Through the whole world, not to say through the whole Europe, Ópera is living tough times. And its not sourprising. This unique and helplessly expensive show, which is Opera, needs heavy funds since involves, somehow, pretty much every form of art in it.
The Teatro Real seems to be condemned to suffer a strike on September which would mean the cancellation of the two Arnold Schoenberg´s Moises and Aaron Opera concerts, and a loss of 1,200.000 Euro. A total nonsense for the Teatro Real accounts as its been stated by the President of the cometee Ivan Ortega who also blames Gerard Mortier for this. Ortega wonders how its posible to start the opera season with these two more-than-one-million-worth concerts while redundancies and salary cut-downs are being discussed and the well knowned 1,000.000 euro debt is meant to be collected from deducting 5% of each theatre workers´ salary (which was suposed to have been done some time ago) .
It is expected that at the beginning of the new season, the government will demand cut-downs on these “luxurious” expenses, including Mortier´s salary. As expensive as his compensation may be, it is more expensive to keep him, his expenses and the repulse he causes among the Spanish audience.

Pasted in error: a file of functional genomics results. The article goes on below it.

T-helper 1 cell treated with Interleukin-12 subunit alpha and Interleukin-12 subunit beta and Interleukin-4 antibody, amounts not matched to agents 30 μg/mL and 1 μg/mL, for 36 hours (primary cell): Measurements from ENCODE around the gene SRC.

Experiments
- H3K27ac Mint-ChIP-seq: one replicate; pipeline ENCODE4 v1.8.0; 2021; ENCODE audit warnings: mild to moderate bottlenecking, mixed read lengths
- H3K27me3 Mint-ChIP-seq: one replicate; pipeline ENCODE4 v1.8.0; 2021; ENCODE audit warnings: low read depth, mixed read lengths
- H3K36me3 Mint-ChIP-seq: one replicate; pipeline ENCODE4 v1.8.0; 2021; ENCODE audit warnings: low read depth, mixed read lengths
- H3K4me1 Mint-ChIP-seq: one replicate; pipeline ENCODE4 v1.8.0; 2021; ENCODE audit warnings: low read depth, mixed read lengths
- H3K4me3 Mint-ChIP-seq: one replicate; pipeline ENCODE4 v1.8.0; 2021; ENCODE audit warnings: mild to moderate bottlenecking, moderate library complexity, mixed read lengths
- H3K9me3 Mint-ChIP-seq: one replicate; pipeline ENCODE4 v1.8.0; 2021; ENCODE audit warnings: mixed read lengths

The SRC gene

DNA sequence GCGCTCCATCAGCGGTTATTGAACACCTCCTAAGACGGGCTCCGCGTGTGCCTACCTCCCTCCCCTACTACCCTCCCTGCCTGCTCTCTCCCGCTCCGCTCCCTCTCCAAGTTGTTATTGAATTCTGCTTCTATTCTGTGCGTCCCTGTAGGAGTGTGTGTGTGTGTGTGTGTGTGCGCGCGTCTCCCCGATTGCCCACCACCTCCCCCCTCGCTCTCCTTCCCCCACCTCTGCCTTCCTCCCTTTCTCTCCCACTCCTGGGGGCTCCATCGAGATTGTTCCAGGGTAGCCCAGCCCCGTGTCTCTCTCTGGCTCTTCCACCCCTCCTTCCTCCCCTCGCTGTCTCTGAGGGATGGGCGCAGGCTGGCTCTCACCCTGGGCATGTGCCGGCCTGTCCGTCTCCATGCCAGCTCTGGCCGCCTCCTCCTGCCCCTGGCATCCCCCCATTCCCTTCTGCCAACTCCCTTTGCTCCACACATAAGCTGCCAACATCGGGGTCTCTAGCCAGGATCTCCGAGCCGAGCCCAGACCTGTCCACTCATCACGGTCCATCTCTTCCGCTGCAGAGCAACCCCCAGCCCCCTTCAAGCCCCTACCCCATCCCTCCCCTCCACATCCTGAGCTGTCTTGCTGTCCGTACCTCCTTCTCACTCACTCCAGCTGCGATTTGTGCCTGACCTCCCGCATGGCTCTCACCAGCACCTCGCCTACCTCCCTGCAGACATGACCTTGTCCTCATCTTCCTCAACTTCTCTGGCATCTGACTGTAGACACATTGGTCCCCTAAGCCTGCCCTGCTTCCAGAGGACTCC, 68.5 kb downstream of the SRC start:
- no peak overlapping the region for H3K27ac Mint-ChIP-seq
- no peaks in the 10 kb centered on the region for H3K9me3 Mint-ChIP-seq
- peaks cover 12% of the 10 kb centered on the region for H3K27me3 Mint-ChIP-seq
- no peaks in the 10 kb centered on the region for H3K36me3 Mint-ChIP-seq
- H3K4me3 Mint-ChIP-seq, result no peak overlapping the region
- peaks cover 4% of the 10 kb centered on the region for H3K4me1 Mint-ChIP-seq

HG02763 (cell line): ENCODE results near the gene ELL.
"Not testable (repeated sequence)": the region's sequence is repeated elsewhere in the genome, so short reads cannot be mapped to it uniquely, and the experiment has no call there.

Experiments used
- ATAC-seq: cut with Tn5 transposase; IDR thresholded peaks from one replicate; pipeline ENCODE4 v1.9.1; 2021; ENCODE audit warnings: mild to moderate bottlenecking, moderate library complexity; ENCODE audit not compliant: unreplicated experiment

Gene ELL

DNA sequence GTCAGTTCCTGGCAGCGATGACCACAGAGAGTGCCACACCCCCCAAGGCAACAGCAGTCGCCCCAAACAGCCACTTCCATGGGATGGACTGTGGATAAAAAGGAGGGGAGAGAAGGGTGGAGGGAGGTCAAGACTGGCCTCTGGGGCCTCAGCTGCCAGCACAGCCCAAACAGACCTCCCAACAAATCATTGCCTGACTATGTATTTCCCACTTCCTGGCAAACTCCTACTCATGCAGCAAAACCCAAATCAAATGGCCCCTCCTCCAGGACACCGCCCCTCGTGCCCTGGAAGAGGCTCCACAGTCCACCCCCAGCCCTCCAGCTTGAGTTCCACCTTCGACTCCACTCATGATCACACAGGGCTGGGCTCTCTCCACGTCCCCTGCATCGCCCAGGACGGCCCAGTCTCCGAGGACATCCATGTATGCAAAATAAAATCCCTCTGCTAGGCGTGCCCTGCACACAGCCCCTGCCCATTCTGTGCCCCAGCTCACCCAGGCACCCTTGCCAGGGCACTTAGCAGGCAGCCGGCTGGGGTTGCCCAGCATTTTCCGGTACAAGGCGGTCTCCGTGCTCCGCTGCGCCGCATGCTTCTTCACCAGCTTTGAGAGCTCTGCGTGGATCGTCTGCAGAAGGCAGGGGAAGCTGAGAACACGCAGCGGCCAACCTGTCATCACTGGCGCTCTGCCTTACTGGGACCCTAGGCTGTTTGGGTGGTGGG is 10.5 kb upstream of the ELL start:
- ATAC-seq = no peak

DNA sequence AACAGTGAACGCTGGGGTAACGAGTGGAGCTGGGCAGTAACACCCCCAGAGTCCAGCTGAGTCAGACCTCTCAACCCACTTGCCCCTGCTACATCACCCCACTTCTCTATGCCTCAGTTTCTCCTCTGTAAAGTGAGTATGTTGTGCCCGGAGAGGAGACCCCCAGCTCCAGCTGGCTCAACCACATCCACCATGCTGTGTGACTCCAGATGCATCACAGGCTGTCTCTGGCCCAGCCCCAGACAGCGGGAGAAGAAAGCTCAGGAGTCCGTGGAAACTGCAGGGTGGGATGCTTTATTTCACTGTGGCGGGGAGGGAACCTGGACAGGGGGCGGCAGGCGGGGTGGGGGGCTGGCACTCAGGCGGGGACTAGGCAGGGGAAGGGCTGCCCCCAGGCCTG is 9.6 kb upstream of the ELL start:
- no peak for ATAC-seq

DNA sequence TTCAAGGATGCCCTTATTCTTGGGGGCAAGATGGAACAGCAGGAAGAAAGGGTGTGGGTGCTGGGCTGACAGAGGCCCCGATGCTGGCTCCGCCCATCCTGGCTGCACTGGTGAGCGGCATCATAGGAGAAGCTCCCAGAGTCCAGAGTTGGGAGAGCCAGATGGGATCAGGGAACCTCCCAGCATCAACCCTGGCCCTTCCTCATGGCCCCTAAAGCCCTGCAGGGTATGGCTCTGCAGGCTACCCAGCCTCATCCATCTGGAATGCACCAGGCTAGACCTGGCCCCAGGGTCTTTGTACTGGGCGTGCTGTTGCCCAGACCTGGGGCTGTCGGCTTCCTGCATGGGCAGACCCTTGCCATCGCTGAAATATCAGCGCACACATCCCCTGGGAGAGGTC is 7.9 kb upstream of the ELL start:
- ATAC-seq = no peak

What makes this even worse, is the rise of cultural shows taxes which will mean even less potential audience. This is part of Culture Minister Mr. Wert´s duty.
In Barcelona´s Liceu we find more of the same. Strikes announced for October. There are rumors of redundancies and before these become oficial, there will be cut-downs on other things.
The Valencia´s Palau de les Arts is also going through money difficulties. The fact that a comunity which is asking for support to the Central State is wasting all this money in Opera makes no sense at all. There´s rumours that the season will start with a two-month-delay and there is no schedule made oficial yet.
Bilbao´s ABAO has just announced that the increase in the above mentioned taxes will raise the price of their tickets to keep the season´s high standards up to their actual level. An so are the majority of the Opera theatres, doomed to shut down.
In Europe, the Wien´s Opera season is in the eye of the hurricane as its government demands for a 10 million euro cut-down. However, the situation there is different, but still, its director, Franz Welser-Moest does not seem to be the right person for cut-downs: A recent audit has shown as result that a save of 6,7 million euro can be done. As well, this theatre has been unable to adapt itself to modern times and can not count on facilities to forecast live Opera like New York´s MET, London´s Covent Garden or Madrid´s Teatro Real do.
Culture is not a frivolity, is the base of the common society and if it is not regulated properly and supported as it deserves, we may escape the crisis but we will surely enter a deeper and tougher to fight one, the crisis of the values which enhance and give prestige to a society and to a country.